After the devastating defeat on the hands of the conservatives in 1979, the torn Labour party had to go through a series of changes to reassert its internal structure and organization. From the Bennite Challenge that redressed and centralized the power of decision making inside the party to the rejection of nationalization and crushing the revolutionary left, these shifts in Labour policies acted only as stepping stones for Tony Blair towards a ‘ New Labour’. It was in his term that the Labour party change of ideology finally crystalized to create an ideological, social, and economic contrast with Old Labour.
The first key difference between Old and New Labour is the change of ideology. The Labour party was founded on socialist values as an opposition to the liberal values of the conservatives. These values were stated in Clause IV of the party’s manifesto of election in 1918 and continued to be the backbone of the post-war policies of the party.
This socialist ideology worked well in attracting voters during the post-war decades. However, after the Winter of Discontent 1978, it had grown stale in the eyes of the British for they no longer trusted the party. The New Labour had to sell its manifesto with a new brand to regain the people’s trust.
Therefore, Blair and other modernizers rejected Clause IV and decided to try another electoral appeal. They adopted an ideology that tempered the individualism of neo-liberalism with traditional ethical socialist values in an attempt to appease and attract voters.
The change of the party’s ideology has begotten a change in social policies as well. The Old Labour attempted to lay the foundation for a more caring and egalitarian society through the implementation of large welfare and the reduction of unemployment. They adapted collectivism for the advancement of working class. They also had unions to defend the rights of the poor.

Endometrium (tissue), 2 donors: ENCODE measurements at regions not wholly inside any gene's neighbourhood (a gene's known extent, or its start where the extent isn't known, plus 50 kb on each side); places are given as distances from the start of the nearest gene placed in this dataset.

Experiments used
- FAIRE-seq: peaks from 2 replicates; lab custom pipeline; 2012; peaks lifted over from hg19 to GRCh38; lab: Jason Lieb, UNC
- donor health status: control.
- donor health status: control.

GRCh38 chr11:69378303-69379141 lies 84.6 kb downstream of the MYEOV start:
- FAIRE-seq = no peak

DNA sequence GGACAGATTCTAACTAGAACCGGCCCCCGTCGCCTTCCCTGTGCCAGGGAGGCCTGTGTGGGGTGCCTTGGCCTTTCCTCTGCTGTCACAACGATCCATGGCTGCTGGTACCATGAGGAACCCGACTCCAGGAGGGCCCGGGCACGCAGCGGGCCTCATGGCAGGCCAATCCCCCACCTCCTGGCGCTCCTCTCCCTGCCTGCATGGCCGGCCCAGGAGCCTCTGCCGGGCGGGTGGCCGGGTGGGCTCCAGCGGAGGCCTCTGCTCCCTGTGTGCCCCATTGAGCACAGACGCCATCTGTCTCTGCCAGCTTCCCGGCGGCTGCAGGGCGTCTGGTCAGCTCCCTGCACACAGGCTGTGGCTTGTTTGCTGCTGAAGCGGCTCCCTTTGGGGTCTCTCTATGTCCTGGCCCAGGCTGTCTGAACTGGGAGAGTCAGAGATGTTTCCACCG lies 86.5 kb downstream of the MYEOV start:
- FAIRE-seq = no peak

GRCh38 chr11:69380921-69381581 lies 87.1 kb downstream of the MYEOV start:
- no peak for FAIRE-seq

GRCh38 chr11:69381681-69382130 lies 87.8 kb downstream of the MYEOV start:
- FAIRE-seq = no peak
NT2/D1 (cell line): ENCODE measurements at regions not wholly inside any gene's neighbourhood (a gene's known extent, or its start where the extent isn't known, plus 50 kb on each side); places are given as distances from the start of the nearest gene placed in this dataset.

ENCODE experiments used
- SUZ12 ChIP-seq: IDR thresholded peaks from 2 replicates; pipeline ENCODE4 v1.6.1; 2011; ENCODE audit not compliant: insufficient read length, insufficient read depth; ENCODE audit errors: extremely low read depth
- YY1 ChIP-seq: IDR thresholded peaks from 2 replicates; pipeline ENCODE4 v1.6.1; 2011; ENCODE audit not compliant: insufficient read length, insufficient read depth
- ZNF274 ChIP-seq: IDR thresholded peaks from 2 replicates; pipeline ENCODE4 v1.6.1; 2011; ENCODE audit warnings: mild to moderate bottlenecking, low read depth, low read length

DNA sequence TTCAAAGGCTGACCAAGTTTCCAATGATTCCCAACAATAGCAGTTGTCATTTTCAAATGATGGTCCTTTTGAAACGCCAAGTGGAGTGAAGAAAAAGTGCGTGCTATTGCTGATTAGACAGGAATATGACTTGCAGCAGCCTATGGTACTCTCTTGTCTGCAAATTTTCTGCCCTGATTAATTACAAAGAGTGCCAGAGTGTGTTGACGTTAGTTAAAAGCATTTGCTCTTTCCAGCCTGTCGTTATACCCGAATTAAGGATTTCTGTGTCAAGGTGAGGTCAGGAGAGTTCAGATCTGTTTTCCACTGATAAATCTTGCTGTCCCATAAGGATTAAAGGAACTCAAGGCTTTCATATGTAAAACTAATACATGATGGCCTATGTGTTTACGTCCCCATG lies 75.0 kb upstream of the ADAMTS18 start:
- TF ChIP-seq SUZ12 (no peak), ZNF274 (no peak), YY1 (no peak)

In contrast, the New Labour attempted to reconstruct the state with more democracy and individual responsibility based on self-help as a way to eradicate dependency. They implemented a smaller welfare state based on “hand up, not hand out”. They believe that the individual and the community should exist for each other’s benefits. This highly reflects the effect of the liberal -Thatcherite values on the New Labour.
The most important key difference between the Old and New Labour lies within the change of economic policies. The old Labour believed in a social oriented economic policy. They implemented Keynesian policies to face recession, which of course required state intervention. They nationalized the key industries, increased spending on the public sector, and lowered the taxes.
New Labour however believes in a more liberal-socialist economy. They combine neo-liberal economic with social ethics. This means they support the free market and the privatization of industry that is based on equality, fraternity, self-improvement and moral rectitude.
To sum up, political parties evolve and change their ideologies to match the evolvement and the change of the voters. The Labour party is not different. Probably they still maintain their old values and only use new ways to achieve them.